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The Independent Online
In which a leading advertising expert picks some of the best and worst around. This week, Steve Henry, creative partner of the agency Howell Henry Chaldecott Lury, on television commercials high and low



People are normally critical of car ads - and there are a lot of bad ones, it's true - but I've been pleasantly surprised by a lot that are around at the minute. I like the Peugeot 406 commercial, the Volkswagen Passat ads with the test dummies, the Fiesta "faces" spots and the Nissan Sweeney spoof, but this BMW spot really stands out.

I don't know how the director has achieved the look, but it's incredibly striking visually, and spot-on for the BMW brand - aspirational and beautiful. It starts with a voice-over saying "Every car has a soundtrack - here's ours", and we then hear the sound of a car engine. But if anything lets this ad down, it's that; it's called "music", and yet more could have been done with the soundtrack.

But it's very brave, because car dealers have the view that to shift metal, you have to show metal. There are so many formulas and cliches about showing cars in adverts, and this breaks with them. The ad is basically a series of short vignettes, in which the images are manipulated and distorted either by using lenses or shooting into mirrors, or in post-production. These techniques have been around for a while, but here they've been used in a way that's fresh and extraordinary - especially for this market-place.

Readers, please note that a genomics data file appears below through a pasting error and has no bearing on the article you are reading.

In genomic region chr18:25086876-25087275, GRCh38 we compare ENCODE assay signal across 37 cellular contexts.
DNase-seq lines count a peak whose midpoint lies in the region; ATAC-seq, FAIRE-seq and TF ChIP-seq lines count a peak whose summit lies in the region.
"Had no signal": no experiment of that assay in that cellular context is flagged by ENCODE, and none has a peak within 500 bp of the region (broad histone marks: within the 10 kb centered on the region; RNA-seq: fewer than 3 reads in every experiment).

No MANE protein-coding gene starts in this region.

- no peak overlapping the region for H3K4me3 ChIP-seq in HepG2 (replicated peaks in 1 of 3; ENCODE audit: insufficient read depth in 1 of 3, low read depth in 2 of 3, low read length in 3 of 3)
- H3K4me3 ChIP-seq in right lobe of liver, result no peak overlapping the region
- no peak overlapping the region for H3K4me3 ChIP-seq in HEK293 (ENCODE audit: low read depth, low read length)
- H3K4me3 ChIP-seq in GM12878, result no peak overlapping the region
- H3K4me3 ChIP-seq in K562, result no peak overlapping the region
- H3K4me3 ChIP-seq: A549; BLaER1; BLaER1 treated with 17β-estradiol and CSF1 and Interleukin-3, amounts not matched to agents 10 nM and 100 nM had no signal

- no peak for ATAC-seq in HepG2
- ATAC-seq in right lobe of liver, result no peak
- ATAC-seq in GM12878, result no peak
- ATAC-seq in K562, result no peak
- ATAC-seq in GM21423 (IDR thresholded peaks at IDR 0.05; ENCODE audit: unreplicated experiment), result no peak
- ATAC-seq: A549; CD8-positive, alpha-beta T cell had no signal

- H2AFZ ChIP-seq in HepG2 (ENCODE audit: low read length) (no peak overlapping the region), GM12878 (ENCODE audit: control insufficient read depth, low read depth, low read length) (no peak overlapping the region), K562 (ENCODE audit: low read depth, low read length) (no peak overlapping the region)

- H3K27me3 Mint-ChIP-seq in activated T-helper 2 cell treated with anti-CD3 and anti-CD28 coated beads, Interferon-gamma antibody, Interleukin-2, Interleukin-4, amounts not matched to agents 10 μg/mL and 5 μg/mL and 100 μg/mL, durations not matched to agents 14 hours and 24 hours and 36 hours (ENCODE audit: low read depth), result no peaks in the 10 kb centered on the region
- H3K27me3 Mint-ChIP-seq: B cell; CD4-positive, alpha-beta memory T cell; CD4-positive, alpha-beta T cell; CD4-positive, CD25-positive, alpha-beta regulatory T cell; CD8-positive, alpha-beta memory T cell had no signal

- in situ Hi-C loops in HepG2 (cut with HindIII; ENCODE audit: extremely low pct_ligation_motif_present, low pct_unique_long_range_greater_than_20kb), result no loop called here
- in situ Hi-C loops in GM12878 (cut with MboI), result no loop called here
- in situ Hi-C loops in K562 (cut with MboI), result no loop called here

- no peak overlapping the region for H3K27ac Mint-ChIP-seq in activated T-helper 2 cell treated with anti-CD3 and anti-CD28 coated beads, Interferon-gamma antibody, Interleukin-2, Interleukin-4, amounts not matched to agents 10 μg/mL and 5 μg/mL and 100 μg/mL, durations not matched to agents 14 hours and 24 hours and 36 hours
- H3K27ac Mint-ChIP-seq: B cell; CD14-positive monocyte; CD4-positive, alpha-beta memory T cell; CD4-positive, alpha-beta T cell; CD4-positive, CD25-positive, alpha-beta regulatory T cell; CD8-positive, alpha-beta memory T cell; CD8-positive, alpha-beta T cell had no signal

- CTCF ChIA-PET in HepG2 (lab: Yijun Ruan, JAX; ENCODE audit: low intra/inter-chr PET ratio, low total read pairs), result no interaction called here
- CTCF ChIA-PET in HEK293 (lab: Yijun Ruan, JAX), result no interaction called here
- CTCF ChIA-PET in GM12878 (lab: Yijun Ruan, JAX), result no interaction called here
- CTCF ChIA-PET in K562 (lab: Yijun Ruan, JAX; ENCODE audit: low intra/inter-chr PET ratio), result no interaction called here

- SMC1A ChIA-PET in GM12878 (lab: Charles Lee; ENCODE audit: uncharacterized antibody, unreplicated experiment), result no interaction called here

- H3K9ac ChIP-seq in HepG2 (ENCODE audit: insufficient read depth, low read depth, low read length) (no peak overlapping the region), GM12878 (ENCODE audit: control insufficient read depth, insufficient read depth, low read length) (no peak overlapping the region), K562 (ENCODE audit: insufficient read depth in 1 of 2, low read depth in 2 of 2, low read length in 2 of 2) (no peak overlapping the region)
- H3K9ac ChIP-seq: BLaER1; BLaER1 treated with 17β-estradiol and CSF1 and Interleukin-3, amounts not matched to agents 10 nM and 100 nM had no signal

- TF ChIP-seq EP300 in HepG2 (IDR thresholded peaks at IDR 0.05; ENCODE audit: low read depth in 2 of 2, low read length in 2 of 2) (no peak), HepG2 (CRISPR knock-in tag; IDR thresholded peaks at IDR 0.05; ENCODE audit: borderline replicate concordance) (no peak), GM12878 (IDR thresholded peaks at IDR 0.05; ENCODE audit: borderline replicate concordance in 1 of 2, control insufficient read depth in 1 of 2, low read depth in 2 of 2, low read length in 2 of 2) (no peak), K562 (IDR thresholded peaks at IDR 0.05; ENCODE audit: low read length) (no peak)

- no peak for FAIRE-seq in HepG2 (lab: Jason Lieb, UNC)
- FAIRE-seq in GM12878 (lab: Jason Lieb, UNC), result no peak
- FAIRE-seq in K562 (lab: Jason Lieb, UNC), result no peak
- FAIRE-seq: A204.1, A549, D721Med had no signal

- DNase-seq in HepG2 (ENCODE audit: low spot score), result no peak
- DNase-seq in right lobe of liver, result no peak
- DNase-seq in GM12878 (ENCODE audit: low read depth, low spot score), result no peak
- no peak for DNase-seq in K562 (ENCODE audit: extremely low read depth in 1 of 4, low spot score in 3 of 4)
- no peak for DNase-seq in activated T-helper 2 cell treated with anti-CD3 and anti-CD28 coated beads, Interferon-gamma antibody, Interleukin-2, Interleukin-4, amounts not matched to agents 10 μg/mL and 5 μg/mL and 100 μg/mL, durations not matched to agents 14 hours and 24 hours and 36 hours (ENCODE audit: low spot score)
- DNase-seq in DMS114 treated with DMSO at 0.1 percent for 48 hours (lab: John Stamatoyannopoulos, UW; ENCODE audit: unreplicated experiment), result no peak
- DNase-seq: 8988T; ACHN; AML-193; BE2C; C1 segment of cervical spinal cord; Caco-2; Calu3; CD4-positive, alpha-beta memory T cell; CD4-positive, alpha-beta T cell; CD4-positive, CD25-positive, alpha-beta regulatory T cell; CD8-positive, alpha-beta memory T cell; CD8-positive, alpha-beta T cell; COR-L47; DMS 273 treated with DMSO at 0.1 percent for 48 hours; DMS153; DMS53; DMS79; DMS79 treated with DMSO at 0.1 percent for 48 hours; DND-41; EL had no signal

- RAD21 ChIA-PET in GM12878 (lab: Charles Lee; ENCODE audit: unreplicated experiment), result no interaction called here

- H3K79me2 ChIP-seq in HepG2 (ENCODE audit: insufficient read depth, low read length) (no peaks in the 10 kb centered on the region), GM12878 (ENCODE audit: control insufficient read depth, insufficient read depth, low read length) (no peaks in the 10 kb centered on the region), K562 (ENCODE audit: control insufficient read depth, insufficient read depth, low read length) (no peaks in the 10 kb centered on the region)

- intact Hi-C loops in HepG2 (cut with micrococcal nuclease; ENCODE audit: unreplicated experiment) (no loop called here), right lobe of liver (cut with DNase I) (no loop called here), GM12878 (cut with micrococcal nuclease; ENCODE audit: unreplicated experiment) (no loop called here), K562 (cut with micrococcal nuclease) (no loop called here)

The Nissan Infinity was launched in the States about 10 years ago with a series of ads that didn't show the car at all, and that perhaps went too far too early. People felt it was an experiment that hadn't worked, but they are still talked about even now. It's become a challenge to see how well advertisers can evoke what the car is about without showing itn

Tic Tac

Ferrero Confectionery (in-house)

Lots of ads try new things that don't quite come off, but I won't criticise those, because after all it's trying new things that pushes the industry on. Instead, I'm picking a commercial which is predictable, advertising-by-the-book stuff.

This is another ad from the house of Ferrero Rocher - the people who brought you "the Ambassador's reception". It stars a woman who is unreally beautiful and, I imagine, instantly annoying to all women watching. She has a Stepford Wife, game-show-bimbo look about her, and she talks us through a number of Germanic-logical reasons to suck Tic Tacs - the calories in each one, how long your fresh breath will last ... it's all very off- putting. She says that a Tic Tac lasts two hours; following that logic it would take her about six weeks to finish the pack, which wouldn't do very much for sales.

It's as if it's from a pre-feminist time-warp - it reminded me of American ads of the Fifties. It's insulting to real people, and I imagine every word and every camera angle has been mandated. It's a shame, as Tic Tac is interesting and quirky as a brand: it's been around a long time, and BMP has done some good work for it in the past.

There are lots of ads out there which, because all the formulaic boxes have been ticked, become invisible, but this stands out. Maybe it will become a cult classic, like "the Ambassador's reception". That's its only hopen

Interview by Scott Hughes